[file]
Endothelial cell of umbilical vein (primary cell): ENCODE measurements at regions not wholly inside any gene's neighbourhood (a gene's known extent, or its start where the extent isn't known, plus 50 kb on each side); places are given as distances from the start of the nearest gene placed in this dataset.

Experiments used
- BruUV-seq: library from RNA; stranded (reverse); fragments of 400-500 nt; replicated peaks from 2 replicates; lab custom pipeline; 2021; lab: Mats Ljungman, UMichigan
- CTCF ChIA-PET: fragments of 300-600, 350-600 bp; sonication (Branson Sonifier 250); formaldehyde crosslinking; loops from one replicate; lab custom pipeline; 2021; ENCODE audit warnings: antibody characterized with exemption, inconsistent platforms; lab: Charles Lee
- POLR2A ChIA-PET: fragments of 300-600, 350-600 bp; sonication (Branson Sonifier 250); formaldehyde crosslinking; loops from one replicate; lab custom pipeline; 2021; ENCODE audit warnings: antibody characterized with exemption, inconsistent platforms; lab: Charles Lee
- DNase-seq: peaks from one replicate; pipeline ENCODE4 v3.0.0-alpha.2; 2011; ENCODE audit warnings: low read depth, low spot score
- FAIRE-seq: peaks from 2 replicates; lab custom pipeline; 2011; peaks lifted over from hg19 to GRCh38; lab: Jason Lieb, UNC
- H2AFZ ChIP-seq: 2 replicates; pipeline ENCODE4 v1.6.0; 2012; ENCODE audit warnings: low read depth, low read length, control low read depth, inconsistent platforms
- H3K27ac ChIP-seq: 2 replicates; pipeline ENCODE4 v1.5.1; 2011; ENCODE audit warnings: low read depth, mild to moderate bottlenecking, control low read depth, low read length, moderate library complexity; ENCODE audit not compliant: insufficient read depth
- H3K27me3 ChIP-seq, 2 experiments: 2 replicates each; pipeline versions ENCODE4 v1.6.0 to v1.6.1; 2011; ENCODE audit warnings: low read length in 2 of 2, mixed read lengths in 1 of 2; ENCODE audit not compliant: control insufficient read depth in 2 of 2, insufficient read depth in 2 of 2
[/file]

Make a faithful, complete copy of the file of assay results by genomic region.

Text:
Endothelial cell of umbilical vein (primary cell): ENCODE measurements at regions not wholly inside any gene's neighbourhood (a gene's known extent, or its start where the extent isn't known, plus 50 kb on each side); places are given as distances from the start of the nearest gene placed in this dataset.

Experiments used
- BruUV-seq: library from RNA; stranded (reverse); fragments of 400-500 nt; replicated peaks from 2 replicates; lab custom pipeline; 2021; lab: Mats Ljungman, UMichigan
- CTCF ChIA-PET: fragments of 300-600, 350-600 bp; sonication (Branson Sonifier 250); formaldehyde crosslinking; loops from one replicate; lab custom pipeline; 2021; ENCODE audit warnings: antibody characterized with exemption, inconsistent platforms; lab: Charles Lee
- POLR2A ChIA-PET: fragments of 300-600, 350-600 bp; sonication (Branson Sonifier 250); formaldehyde crosslinking; loops from one replicate; lab custom pipeline; 2021; ENCODE audit warnings: antibody characterized with exemption, inconsistent platforms; lab: Charles Lee
- DNase-seq: peaks from one replicate; pipeline ENCODE4 v3.0.0-alpha.2; 2011; ENCODE audit warnings: low read depth, low spot score
- FAIRE-seq: peaks from 2 replicates; lab custom pipeline; 2011; peaks lifted over from hg19 to GRCh38; lab: Jason Lieb, UNC
- H2AFZ ChIP-seq: 2 replicates; pipeline ENCODE4 v1.6.0; 2012; ENCODE audit warnings: low read depth, low read length, control low read depth, inconsistent platforms
- H3K27ac ChIP-seq: 2 replicates; pipeline ENCODE4 v1.5.1; 2011; ENCODE audit warnings: low read depth, mild to moderate bottlenecking, control low read depth, low read length, moderate library complexity; ENCODE audit not compliant: insufficient read depth
- H3K27me3 ChIP-seq, 2 experiments: 2 replicates each; pipeline versions ENCODE4 v1.6.0 to v1.6.1; 2011; ENCODE audit warnings: low read length in 2 of 2, mixed read lengths in 1 of 2; ENCODE audit not compliant: control insufficient read depth in 2 of 2, insufficient read depth in 2 of 2